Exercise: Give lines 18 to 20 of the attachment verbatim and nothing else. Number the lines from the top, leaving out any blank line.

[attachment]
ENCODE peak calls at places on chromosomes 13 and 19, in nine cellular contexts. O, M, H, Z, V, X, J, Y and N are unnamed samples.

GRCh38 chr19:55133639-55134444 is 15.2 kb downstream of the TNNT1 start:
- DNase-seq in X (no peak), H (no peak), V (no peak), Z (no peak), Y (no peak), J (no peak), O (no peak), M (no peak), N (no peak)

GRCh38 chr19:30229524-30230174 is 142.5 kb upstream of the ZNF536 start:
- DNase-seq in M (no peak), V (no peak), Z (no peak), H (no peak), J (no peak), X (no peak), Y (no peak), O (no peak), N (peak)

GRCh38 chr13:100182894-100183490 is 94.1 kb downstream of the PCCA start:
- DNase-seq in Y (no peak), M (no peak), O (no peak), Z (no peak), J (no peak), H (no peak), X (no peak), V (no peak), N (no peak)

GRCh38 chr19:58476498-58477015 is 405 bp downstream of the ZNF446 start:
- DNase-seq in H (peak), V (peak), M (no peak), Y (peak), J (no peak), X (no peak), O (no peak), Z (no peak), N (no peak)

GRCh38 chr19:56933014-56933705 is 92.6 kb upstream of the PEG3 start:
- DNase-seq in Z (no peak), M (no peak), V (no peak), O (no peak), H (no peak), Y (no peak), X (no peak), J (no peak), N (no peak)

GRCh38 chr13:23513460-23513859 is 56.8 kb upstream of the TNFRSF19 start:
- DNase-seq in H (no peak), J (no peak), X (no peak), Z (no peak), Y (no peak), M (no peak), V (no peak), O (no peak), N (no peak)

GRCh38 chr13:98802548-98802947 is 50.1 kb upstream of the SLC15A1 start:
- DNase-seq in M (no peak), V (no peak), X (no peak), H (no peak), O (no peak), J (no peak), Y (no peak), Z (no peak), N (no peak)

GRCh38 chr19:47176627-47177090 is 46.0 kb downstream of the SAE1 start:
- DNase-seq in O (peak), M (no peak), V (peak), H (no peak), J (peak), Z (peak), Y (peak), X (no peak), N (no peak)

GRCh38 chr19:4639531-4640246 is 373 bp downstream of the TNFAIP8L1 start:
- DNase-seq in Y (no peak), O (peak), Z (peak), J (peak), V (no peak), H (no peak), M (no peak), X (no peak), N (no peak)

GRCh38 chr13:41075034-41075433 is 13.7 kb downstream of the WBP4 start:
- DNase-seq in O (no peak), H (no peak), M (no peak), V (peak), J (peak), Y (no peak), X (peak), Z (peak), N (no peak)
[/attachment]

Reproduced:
GRCh38 chr19:4639531-4640246 is 373 bp downstream of the TNFAIP8L1 start:
- DNase-seq in Y (no peak), O (peak), Z (peak), J (peak), V (no peak), H (no peak), M (no peak), X (no peak), N (no peak)

GRCh38 chr13:41075034-41075433 is 13.7 kb downstream of the WBP4 start: